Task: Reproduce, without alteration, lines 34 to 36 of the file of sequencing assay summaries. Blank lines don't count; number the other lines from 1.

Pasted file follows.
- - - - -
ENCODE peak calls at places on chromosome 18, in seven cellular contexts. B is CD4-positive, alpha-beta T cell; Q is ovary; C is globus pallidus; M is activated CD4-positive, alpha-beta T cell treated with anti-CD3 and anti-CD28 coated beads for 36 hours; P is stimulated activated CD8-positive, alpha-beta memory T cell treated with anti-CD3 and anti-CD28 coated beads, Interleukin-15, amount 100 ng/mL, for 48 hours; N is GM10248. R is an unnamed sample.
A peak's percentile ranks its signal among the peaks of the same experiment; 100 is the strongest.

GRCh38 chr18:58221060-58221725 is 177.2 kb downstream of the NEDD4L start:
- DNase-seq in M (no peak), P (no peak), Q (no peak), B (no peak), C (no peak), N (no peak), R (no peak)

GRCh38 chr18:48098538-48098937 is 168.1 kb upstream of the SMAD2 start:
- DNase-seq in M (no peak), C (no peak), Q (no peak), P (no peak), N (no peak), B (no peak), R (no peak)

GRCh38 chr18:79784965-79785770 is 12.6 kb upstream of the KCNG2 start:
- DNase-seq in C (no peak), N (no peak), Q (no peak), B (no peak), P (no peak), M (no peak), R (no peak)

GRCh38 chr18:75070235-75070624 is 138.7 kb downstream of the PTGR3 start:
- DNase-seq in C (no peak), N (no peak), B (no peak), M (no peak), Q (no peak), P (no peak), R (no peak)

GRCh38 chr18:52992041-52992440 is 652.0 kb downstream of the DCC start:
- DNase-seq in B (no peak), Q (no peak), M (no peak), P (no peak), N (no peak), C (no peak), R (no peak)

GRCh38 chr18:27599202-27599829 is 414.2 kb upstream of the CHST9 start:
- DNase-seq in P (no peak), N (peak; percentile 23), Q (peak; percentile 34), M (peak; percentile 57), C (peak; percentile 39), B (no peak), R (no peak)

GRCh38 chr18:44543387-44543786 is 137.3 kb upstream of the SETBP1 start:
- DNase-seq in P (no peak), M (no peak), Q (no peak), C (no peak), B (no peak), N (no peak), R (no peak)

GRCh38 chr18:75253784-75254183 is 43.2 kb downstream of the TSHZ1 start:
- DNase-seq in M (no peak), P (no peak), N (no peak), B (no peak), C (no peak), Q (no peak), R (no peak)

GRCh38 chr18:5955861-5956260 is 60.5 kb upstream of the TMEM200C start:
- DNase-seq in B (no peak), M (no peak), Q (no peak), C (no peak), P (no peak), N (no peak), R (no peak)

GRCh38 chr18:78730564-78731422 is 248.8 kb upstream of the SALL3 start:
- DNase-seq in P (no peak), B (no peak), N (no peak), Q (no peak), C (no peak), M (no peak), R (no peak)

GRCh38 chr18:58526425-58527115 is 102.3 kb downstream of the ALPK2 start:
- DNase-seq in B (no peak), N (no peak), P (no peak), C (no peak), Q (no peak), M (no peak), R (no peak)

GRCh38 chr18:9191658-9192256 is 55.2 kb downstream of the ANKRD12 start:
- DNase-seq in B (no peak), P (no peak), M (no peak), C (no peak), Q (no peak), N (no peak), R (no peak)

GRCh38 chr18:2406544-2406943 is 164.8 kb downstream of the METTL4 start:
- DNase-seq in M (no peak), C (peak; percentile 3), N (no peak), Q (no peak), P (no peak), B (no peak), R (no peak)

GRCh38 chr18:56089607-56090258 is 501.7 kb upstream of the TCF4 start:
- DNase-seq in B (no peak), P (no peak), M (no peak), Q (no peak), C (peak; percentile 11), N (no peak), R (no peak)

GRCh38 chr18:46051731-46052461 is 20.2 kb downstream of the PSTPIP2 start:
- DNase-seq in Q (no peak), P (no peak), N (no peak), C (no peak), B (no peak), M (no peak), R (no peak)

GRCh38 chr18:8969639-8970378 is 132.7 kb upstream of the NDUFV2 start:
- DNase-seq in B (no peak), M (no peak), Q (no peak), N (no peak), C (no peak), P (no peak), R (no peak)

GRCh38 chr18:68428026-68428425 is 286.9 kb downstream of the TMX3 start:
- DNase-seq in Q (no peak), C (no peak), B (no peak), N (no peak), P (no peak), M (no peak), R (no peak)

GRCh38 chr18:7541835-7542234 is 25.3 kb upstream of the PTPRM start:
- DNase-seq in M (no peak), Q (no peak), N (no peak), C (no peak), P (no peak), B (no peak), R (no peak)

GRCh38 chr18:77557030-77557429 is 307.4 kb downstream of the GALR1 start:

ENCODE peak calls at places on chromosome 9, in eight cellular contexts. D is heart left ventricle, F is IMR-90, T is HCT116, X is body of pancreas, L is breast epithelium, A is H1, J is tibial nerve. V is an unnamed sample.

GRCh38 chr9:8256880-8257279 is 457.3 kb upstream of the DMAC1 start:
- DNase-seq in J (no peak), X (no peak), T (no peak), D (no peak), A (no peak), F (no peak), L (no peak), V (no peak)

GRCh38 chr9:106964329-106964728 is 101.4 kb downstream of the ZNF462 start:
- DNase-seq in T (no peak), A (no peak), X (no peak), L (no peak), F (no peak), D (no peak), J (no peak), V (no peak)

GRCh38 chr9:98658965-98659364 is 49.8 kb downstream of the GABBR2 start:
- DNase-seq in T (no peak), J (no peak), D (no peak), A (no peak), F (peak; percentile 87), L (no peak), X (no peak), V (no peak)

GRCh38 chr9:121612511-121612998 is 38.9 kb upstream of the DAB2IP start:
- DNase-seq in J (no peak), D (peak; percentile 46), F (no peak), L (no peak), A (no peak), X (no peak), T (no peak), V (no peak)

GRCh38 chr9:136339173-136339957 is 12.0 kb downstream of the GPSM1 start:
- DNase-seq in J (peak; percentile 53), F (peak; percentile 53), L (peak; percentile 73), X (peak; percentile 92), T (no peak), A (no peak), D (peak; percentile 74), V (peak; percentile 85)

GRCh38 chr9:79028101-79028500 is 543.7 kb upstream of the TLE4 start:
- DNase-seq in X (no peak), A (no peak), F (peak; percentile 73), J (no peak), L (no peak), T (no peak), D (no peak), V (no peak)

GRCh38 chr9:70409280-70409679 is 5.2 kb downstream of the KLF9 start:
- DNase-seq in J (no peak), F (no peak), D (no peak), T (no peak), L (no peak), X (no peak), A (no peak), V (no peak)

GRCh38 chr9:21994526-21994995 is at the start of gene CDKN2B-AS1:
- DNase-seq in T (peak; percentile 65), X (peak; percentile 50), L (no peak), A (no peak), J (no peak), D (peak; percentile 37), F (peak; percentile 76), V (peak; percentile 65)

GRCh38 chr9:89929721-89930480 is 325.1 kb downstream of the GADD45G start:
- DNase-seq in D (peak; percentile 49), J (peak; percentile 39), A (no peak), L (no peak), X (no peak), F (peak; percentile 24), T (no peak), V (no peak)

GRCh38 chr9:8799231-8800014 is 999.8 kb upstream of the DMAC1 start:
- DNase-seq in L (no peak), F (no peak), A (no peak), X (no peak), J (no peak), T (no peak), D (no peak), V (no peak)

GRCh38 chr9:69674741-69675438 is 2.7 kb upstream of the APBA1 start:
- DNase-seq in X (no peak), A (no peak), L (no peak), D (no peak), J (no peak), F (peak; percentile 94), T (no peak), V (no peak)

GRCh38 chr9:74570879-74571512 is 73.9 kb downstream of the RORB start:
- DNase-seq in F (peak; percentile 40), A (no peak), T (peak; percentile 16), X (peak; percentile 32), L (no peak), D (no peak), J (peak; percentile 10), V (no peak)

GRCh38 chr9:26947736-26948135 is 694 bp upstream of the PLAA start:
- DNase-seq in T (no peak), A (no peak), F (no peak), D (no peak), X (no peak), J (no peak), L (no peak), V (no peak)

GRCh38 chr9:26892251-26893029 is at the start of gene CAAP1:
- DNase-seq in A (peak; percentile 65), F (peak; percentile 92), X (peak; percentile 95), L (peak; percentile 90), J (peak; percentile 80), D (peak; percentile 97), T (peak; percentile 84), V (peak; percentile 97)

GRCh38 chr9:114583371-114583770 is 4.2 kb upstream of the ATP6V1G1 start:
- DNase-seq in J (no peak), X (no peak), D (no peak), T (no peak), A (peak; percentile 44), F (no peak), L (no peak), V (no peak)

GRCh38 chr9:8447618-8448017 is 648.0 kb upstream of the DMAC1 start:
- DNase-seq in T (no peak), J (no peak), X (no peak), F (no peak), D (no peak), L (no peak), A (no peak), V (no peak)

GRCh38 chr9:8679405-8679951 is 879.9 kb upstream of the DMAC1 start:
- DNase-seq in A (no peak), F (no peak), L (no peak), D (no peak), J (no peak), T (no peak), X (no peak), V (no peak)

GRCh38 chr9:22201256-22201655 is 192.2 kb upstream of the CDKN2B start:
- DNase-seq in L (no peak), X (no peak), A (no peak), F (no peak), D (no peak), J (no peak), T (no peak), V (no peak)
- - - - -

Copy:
- DNase-seq in B (no peak), M (no peak), Q (no peak), N (no peak), C (no peak), P (no peak), R (no peak)

GRCh38 chr18:68428026-68428425 is 286.9 kb downstream of the TMX3 start:
- DNase-seq in Q (no peak), C (no peak), B (no peak), N (no peak), P (no peak), M (no peak), R (no peak)